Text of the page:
Tom Griscom
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Tom Griscom

Tom Griscom
Tom Griscom 1987.jpg
White House Communications Director

April 2, 1987 - July 1, 1988
PresidentRonald Reagan
Jack Koehler
Mari Maseng
Personal details
Born1949 (age 70–71)
Chattanooga, Tennessee, U.S.
Political partyRepublican
EducationUniversity of Tennessee at Chattanooga (BA)

Thomas Cecil "Tom" Griscom (born 1949) served as Director of White House Communications under President Ronald Reagan, was a top aide and adviser for a decade to U.S. Senator Howard Baker of Tennessee, and was the executive editor and publisher of the Chattanooga Times Free Press from October 1999 to June 30, 2010.[1] Griscom also served in the 1990s as the executive vice president for external relations for the RJ Reynolds Tobacco company, as an employee of Rupert Murdoch's News Ltd; and as a public relations consultant with Powell-Tate.[2]

In December 1998, Fortune magazine's "The Power of 25: the influence merchants" named Griscom, along with other ex-White House staff, ex-politicians and sons-of-politicians, as a key lobbyist in Washington.[3]

Life and career


He was political editor at The Chattanooga News-Free Press.


In 1978 Griscom joined the staff of Senator Baker and served as press secretary. In 1985-86, after Baker's retirement from the Senate, Griscom served as the executive director of the National Republican Senatorial Committee (NRSC), and was charged with the task of overseeing the re-election efforts of the Republican majority in the Senate. He later became part of the Reagan administration in 1987, while Baker was chief of staff. As Baker's senior staff person, he essentially ran day-to-day operations at the White House, and he maintained the strong links between the administration and the Republican Party.[4]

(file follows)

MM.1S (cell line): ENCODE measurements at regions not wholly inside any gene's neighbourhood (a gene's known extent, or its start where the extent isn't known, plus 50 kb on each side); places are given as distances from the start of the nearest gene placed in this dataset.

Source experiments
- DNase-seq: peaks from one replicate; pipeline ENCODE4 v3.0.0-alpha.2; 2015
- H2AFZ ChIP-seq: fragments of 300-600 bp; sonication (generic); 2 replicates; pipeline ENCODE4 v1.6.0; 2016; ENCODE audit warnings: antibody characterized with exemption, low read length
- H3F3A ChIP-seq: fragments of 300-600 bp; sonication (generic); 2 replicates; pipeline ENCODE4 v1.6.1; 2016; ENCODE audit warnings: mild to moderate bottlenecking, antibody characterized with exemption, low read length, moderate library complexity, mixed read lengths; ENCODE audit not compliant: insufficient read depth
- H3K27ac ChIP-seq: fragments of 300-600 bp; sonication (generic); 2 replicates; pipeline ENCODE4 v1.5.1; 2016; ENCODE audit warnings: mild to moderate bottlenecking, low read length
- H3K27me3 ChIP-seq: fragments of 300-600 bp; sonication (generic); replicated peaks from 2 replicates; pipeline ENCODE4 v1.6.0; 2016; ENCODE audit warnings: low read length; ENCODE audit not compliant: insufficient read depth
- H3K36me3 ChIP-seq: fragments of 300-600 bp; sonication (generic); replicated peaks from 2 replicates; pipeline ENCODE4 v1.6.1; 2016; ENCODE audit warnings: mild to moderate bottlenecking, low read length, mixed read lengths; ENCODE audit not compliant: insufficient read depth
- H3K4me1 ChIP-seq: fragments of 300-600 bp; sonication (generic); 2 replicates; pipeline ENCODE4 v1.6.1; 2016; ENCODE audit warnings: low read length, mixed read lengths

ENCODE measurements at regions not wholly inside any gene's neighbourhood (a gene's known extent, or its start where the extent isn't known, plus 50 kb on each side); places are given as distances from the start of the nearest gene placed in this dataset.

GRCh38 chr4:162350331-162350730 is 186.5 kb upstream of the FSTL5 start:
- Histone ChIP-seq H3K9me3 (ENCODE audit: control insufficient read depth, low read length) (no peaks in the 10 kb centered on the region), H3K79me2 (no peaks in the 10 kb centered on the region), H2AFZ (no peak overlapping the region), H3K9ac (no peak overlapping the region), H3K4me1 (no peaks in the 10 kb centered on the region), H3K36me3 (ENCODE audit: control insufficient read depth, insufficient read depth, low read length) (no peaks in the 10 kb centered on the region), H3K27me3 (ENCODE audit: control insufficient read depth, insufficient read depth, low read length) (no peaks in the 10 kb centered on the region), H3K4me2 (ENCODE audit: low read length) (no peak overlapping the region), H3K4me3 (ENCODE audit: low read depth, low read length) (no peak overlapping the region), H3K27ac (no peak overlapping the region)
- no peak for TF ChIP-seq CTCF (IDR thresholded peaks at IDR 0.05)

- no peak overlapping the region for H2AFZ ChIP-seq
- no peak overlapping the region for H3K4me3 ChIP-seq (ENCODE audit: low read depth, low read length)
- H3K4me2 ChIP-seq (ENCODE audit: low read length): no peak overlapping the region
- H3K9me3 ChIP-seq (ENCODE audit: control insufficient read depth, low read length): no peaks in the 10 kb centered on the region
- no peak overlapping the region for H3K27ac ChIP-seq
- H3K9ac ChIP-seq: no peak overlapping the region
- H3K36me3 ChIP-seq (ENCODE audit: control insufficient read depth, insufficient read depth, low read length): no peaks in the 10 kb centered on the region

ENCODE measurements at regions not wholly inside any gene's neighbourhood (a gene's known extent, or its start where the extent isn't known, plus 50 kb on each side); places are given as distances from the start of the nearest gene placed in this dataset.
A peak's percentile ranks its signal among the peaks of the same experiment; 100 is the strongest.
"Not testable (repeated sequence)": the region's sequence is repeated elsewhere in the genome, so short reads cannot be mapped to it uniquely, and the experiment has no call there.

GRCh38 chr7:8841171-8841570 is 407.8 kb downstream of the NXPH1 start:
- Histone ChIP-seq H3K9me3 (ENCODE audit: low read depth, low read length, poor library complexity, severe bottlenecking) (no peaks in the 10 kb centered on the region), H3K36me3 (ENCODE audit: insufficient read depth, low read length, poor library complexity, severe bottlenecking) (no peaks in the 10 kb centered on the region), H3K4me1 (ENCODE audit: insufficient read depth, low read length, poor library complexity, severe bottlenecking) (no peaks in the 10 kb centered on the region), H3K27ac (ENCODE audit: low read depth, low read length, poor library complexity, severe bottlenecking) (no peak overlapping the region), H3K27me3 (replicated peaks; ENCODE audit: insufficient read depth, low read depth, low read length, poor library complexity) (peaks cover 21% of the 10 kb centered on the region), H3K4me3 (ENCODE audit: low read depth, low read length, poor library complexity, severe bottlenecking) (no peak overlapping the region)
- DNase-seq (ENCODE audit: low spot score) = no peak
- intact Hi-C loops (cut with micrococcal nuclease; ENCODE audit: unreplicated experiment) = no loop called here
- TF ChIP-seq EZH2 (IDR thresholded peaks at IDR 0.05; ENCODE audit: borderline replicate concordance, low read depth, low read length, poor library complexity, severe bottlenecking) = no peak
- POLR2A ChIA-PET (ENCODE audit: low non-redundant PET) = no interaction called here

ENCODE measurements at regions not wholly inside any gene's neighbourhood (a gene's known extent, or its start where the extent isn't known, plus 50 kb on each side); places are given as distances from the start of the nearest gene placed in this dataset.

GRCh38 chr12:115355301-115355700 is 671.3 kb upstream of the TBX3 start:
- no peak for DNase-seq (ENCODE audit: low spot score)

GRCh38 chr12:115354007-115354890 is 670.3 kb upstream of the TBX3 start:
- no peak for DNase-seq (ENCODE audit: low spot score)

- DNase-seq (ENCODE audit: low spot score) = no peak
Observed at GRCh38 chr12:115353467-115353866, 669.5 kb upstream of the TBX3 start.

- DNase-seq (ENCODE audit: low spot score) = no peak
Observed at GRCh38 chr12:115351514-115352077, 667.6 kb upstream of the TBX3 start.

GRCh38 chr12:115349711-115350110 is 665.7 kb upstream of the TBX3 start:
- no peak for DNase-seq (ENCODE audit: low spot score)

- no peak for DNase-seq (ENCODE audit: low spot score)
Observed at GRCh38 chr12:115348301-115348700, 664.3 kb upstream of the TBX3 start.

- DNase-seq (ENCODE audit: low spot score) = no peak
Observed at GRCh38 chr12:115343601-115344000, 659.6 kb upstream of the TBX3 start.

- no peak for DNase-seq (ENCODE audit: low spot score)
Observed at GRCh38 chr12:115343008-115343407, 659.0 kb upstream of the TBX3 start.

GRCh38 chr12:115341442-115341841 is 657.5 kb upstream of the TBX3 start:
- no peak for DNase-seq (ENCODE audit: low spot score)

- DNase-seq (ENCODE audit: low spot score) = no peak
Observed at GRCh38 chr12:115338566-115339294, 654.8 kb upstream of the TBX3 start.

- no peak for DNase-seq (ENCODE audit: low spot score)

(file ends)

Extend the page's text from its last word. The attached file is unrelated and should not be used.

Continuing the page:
His most notable claim during this period was that, in 1987, as communications director at the White House, he approved and promoted (against diplomatic advice) Peter Robinson's draft speech made at the Berlin Wall, where President Reagan demanded that Soviet leader Mikhail Gorbachev "tear down this wall".[5]

Reynolds Tobacco

In 1990 he joined Reynolds Tobacco as head of its external relations program, and over the next 10 years he was responsible for the company's strategic operations against the growing anti-smoking forces. He also administered and organized the company's involvement in the many cooperative campaigns conducted with Philip Morris and the Tobacco Institute in lobbying the United States Congress to block anti-smoking legislation. RJR also took a lead role at this time in conducting misinformation campaigns for media and public consumption--especially in the promotion of the idea that health regulations were largely the product of junk science.

Not long after joining RJR, Griscom became a key director on the management committee of the Tobacco Institute, responsible for secretly funding friendly think tanks and other organizations, and for organizing scientists, lawyers and other business allies to attack regulatory measures that blocked cigarette advertising, or those that introduced environmental and health regulations.[6]

Steve Milloy, who ran the fake "scientific grassroots" organisation known as the Advancement of Sound Science Coalition (TASSC) and its junk science website for Philip Morris on behalf of the tobacco industry, was transferred in mid-1996 to the control of Reynolds under Griscom [7] when TASSC and the links with Philip Morris were exposed.